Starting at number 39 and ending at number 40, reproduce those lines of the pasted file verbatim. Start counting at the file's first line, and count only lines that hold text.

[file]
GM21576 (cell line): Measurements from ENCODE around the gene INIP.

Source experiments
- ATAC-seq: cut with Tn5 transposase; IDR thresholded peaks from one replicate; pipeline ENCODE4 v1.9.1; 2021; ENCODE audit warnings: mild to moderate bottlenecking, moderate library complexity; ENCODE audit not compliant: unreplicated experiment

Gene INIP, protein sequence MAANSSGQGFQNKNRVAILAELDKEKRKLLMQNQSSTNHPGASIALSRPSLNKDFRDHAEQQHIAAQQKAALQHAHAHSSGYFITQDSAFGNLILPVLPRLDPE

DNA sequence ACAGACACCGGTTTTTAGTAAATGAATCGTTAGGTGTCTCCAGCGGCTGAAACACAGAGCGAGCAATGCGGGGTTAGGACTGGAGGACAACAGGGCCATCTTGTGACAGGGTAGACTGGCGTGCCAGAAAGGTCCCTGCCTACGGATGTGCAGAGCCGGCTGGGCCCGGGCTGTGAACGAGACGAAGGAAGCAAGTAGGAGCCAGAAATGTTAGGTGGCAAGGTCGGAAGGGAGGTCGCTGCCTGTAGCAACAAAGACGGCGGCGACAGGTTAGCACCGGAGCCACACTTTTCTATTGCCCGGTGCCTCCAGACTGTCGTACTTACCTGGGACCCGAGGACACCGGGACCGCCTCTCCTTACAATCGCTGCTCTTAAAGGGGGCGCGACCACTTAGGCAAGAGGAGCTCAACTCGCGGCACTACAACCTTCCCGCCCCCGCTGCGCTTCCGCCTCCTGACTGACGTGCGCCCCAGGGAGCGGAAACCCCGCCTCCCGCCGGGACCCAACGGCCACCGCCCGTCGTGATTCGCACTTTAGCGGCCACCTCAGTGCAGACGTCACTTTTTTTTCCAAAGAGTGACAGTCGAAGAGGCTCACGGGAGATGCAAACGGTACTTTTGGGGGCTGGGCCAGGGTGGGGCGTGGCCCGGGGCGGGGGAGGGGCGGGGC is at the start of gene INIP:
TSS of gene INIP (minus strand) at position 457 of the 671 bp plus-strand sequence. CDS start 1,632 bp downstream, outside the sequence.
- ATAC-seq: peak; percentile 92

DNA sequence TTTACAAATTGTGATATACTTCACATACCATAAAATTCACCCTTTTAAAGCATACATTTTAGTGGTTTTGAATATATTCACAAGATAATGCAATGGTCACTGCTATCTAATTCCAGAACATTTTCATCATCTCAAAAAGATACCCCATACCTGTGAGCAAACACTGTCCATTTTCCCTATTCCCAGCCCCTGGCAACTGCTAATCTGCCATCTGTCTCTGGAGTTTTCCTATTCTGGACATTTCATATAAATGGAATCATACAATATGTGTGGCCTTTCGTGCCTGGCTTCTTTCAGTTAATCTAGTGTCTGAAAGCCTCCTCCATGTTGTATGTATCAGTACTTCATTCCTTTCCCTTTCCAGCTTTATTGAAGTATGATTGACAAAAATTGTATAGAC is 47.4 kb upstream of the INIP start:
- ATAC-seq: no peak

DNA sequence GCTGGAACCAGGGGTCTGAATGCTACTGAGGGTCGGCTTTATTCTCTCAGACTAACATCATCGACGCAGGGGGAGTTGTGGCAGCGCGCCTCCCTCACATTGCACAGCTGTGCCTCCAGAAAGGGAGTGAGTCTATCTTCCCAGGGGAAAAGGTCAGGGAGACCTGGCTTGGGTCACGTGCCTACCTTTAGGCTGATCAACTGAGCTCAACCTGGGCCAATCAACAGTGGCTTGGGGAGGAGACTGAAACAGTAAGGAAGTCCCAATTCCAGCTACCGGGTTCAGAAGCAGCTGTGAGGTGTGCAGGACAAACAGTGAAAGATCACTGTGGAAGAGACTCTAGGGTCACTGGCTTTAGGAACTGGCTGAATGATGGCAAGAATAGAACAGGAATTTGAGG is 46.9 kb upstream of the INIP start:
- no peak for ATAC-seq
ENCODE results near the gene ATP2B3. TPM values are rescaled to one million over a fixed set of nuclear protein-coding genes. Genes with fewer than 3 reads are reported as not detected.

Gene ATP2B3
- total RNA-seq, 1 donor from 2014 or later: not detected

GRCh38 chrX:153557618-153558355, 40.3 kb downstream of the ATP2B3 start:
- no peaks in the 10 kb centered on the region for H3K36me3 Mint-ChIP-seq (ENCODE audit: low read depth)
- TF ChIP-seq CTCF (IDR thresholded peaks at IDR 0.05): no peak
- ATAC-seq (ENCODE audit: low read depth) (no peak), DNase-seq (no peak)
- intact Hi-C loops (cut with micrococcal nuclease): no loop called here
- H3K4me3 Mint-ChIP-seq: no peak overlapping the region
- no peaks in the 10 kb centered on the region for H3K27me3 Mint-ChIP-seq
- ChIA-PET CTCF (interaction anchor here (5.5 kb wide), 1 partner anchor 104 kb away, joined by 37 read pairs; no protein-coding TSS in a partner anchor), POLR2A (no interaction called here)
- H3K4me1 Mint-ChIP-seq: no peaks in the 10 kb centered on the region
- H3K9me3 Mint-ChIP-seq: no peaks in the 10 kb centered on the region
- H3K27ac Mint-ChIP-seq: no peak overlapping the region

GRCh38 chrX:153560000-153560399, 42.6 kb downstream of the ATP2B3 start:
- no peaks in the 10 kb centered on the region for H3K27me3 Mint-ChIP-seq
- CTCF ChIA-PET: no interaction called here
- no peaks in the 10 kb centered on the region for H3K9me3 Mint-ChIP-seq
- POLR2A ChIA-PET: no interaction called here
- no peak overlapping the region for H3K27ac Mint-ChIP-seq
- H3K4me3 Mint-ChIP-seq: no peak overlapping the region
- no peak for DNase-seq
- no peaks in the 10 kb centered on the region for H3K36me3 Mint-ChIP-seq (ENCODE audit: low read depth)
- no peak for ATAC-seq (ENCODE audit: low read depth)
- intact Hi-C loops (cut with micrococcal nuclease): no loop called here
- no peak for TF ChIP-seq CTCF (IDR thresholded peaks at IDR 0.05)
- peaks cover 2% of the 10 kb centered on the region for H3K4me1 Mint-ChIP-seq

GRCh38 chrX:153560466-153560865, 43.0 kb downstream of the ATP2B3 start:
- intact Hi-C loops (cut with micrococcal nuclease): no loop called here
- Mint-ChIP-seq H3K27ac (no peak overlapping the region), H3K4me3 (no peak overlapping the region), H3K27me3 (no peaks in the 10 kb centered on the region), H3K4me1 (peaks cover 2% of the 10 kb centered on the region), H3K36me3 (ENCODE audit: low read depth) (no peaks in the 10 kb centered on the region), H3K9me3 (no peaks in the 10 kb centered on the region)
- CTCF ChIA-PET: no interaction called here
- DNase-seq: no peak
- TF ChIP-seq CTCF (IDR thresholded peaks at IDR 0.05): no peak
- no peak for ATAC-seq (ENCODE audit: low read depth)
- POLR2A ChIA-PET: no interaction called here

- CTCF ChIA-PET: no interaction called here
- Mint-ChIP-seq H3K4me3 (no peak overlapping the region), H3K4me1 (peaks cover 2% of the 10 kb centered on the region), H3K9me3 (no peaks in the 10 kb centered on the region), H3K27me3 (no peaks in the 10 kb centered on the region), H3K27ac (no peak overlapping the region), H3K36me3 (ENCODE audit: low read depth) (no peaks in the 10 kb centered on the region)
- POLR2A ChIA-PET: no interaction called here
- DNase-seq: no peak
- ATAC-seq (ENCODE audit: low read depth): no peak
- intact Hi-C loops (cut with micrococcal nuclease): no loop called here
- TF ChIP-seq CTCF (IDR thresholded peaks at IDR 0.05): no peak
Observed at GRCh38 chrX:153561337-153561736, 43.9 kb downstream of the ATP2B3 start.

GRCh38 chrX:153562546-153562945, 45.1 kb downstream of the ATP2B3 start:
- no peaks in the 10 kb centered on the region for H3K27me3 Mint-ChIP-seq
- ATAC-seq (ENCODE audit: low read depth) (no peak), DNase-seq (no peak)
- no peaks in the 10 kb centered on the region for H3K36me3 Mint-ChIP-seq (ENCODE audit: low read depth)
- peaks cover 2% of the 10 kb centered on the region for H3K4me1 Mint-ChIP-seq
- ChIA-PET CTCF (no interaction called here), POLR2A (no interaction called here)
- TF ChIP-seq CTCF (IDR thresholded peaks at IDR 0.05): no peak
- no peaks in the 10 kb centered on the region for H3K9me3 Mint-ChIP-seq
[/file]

GRCh38 chrX:153560466-153560865, 43.0 kb downstream of the ATP2B3 start:
- intact Hi-C loops (cut with micrococcal nuclease): no loop called here